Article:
Alexander Opitz

Headshot of Alexander Opitz

Alexander Opitz

Assistant Professor,
Department of Biomedical Engineering

Contact

Nils Hasselmo Hall
Rm 6-118
312 Church St SE

Minneapolis,

MN

55455

Education
  • Diploma, Physics, Eberhard Karls University, Tuebingen, 2011

  • PhD, Computational Neuroscience, Georg August University, Goettingen, 2014

Research Interests

My research focus is on the development of novel methods for non-invasive brain stimulation, including transcranial magnetic stimulation (TMS) and transcranial electric (TES) stimulation.

I am particularly interested in the biophysical and physiological foundations of TMS and TES effects and how a better understanding of these can be translated into improved stimulation protocols in both research and clinical applications. To achieve these goals, my lab uses a combination of modeling, experimentation, and advanced data analysis techniques.

Focus areas:

  • Neural engineering
  • Neuromodulation
  • Computational modeling
  • Neurophysiology
  • Biomedical imaging

Biophysical and neurophysiological mechanisms of TMS

I am investigating the biophysical mechanisms by which TMS operates and its impact on neurophysiology.

I develop anatomically realistic finite element models to estimate the electric field distribution induced by TMS, demonstrating the complexity of defining which brain areas are stimulated. In combination with neurophysiological recordings in healthy participants and patients, I am trying to understand which brain regions and neural elements are specifically activated by TMS.

Individualizing brain stimulation

Recent research has shown that the response to non-invasive brain stimulation (NIBS) methods can vary strongly across participants.

I am trying to identify individual anatomical and functional predictors for the response to NIBS. For that purpose, I am working on developing individualized stimulation protocols in the hope of improving the response to NIBS protocols.

Biophysics of TES and developing improved stimulation protocols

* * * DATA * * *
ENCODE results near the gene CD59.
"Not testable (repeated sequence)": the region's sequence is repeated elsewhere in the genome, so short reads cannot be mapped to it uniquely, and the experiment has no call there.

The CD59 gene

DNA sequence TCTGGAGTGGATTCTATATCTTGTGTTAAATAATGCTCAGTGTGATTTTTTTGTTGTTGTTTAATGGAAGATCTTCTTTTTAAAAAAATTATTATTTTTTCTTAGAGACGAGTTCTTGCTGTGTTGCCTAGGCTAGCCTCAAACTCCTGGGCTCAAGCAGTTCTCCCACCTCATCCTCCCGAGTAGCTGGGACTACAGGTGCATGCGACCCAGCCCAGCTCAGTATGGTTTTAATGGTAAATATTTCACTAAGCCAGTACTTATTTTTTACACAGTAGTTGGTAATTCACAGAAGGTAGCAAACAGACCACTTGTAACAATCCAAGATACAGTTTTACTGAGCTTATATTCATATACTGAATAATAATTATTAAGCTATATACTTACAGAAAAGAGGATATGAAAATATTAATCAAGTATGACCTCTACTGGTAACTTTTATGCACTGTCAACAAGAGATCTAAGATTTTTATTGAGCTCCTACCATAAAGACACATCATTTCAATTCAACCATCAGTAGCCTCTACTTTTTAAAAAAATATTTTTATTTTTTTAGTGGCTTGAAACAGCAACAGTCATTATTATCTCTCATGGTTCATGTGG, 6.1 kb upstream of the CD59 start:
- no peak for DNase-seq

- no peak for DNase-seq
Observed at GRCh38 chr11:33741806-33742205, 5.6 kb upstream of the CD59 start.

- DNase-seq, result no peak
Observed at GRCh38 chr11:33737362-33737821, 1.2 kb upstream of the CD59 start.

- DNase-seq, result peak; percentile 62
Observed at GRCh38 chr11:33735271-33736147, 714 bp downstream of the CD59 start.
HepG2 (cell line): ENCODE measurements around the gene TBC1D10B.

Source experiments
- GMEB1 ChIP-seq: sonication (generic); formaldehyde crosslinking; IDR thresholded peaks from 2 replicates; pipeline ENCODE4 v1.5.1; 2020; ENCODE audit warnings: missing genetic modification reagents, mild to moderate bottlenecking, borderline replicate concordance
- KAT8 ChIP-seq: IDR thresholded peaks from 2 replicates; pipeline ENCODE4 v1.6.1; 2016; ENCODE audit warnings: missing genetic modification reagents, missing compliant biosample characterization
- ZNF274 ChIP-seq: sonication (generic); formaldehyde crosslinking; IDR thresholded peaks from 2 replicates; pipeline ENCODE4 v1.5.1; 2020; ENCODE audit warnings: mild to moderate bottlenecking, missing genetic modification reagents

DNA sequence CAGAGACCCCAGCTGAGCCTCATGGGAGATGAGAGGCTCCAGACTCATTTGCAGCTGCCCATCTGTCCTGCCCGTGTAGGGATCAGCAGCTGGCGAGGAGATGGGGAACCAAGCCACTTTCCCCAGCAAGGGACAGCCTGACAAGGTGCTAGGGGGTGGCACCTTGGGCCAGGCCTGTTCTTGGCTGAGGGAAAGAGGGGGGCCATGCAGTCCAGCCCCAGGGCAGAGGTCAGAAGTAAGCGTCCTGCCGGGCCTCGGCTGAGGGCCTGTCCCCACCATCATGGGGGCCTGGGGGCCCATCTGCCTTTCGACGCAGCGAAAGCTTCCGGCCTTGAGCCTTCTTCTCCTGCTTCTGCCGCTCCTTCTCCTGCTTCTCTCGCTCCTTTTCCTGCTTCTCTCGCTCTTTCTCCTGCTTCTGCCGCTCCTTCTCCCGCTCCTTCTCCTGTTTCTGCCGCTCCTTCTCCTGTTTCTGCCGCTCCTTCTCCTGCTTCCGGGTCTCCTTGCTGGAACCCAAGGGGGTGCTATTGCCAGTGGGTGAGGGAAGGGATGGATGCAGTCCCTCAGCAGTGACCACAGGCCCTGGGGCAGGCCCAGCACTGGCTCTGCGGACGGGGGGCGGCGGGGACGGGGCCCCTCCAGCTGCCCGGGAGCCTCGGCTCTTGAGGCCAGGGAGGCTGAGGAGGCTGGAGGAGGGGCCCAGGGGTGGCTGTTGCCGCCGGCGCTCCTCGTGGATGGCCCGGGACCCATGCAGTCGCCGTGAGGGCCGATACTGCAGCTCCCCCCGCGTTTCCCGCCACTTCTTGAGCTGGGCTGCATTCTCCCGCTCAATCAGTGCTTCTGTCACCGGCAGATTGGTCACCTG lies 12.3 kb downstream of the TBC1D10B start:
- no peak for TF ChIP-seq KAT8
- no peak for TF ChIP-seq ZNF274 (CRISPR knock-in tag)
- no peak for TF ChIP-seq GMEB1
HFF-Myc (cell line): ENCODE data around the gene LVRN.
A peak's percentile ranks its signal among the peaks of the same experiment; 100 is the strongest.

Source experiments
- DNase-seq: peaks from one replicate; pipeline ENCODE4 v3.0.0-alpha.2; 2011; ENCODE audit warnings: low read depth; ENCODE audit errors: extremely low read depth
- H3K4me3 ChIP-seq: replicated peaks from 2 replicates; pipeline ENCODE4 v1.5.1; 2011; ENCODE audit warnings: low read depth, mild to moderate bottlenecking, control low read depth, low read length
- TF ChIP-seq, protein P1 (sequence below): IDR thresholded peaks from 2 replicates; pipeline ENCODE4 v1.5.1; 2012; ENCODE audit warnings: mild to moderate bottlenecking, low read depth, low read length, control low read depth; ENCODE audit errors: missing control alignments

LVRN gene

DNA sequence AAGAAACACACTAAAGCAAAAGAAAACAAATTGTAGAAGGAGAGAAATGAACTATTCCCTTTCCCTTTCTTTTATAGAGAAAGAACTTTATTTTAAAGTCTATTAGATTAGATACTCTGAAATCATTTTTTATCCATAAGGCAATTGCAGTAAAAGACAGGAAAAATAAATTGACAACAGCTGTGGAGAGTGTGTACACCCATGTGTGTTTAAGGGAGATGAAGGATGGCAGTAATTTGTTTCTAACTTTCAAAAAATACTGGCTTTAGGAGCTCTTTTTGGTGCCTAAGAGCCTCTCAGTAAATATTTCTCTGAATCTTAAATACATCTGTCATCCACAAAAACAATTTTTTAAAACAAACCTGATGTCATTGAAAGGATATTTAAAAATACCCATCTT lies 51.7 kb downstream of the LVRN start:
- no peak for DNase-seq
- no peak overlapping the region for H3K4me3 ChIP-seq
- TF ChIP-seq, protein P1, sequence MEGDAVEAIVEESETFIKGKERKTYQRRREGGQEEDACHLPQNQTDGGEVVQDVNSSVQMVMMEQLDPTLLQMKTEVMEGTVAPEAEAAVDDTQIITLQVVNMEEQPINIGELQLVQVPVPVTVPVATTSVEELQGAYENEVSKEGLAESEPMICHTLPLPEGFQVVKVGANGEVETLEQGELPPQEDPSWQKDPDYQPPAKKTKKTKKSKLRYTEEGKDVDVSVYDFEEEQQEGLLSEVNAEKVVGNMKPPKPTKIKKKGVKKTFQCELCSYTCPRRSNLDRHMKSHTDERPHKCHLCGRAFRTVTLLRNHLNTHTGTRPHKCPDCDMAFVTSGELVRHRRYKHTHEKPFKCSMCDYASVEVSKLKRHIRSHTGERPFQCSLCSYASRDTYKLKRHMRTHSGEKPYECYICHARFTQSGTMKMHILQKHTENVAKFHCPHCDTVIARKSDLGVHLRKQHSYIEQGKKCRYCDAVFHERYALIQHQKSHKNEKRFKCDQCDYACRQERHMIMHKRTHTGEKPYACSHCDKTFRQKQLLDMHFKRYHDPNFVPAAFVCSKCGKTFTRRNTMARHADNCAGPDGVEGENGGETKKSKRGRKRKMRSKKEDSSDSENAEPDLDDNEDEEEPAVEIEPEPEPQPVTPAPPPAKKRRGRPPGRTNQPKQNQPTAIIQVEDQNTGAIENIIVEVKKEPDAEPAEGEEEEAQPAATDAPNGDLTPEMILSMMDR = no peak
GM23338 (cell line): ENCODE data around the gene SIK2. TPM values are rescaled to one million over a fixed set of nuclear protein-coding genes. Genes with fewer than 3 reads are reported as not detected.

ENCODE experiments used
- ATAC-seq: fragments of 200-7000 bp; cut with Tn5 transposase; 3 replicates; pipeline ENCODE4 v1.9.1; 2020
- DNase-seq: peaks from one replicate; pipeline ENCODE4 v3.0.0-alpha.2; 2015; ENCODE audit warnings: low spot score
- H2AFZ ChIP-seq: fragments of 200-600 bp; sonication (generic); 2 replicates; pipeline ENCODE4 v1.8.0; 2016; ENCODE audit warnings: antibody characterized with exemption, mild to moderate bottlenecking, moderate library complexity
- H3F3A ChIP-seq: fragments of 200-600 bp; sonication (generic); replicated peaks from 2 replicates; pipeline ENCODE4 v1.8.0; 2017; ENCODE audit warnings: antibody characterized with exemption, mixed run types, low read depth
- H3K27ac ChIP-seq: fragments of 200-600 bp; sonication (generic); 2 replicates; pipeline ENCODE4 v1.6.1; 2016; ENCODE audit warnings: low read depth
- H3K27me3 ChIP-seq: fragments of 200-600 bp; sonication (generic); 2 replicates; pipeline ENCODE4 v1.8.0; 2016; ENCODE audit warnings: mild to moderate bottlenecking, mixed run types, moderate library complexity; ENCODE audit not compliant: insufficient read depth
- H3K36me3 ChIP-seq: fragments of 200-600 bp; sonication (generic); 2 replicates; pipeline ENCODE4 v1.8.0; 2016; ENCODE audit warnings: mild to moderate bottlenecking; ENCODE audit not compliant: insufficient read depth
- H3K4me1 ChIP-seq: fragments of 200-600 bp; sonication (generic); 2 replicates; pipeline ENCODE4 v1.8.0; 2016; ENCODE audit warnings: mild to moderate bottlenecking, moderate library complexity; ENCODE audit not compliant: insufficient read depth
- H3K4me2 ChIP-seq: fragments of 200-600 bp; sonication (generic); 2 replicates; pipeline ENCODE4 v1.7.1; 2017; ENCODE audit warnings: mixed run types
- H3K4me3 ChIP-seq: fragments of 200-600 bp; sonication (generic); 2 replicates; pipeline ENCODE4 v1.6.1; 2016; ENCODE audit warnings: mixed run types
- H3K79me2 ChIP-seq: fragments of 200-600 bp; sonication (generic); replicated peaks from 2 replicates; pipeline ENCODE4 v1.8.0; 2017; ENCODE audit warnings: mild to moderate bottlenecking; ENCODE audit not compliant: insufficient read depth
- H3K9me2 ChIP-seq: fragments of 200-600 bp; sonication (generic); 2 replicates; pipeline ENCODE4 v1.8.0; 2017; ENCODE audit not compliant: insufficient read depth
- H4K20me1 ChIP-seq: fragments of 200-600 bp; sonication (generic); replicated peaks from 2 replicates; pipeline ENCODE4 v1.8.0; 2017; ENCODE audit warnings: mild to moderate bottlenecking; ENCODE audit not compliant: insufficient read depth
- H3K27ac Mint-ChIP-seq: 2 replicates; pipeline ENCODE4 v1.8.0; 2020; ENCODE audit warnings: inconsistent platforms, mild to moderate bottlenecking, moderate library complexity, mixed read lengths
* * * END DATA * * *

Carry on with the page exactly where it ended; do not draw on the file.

TES is an increasingly popular form of NIBS due to its ease of application and low cost. However, many open questions exist in respect to effective dosing and optimal application.

I am working on developing an improved understanding of the biophysical foundations of TES and how this can be translated in an improved stimulation protocols.

Selected Publications

Opitz A, Falchier A, Yan CG, Yeagle E, Linn G, Megevand P, Thielscher A, Ross DA, Milham MP, Mehta A, Schroeder C (2016) Spatiotemporal structure of intracranial electric fields induced by transcranial electric stimulation in humans and nonhuman primates. Scientific reports 6: 31236.

Opitz A, Fox MD, Craddock RC, Colcombe S, Milham MP (2016) An integrated framework for targeting functional networks via transcranial magnetic stimulation. NeuroImage 127: 86-96.

Opitz A, Paulus W, Will S, Antunes A, Thielscher A (2015) Anatomical determinants of the electric field during transcranial direct current stimulation. NeuroImage 109:140-159.

Opitz A, Zafar N, Bockermann V, Rohde V, Paulus W. (2014) Validating computationally predicted TMS stimulation areas using direct electrical stimulation in patients with brain tumors near precentral regions. Neuroimage: Clinical 4:500-507.

Opitz A, Legon W, Rowlands A, Bickel WK, Paulus W, Tyler WJ (2013) Physiological observations validate finite element models for estimating subject-specific electric field distributions induced by transcranial magnetic stimulation of the human motor cortex. NeuroImage 81:253-264.

Windhoff M, Opitz A, Thielscher A (2013) Electric field calculations in brain stimulation based on finite elements: an optimized processing pipeline for the generation and usage of accurate individual head models. Hum Brain Mapping 34:923-935.

Opitz A, Windhoff M, Heidemann RM, Turner R, Thielscher A (2011) How the brain tissue shapes the electric field induced by transcranial magnetic stimulation. NeuroImage 58:849-859.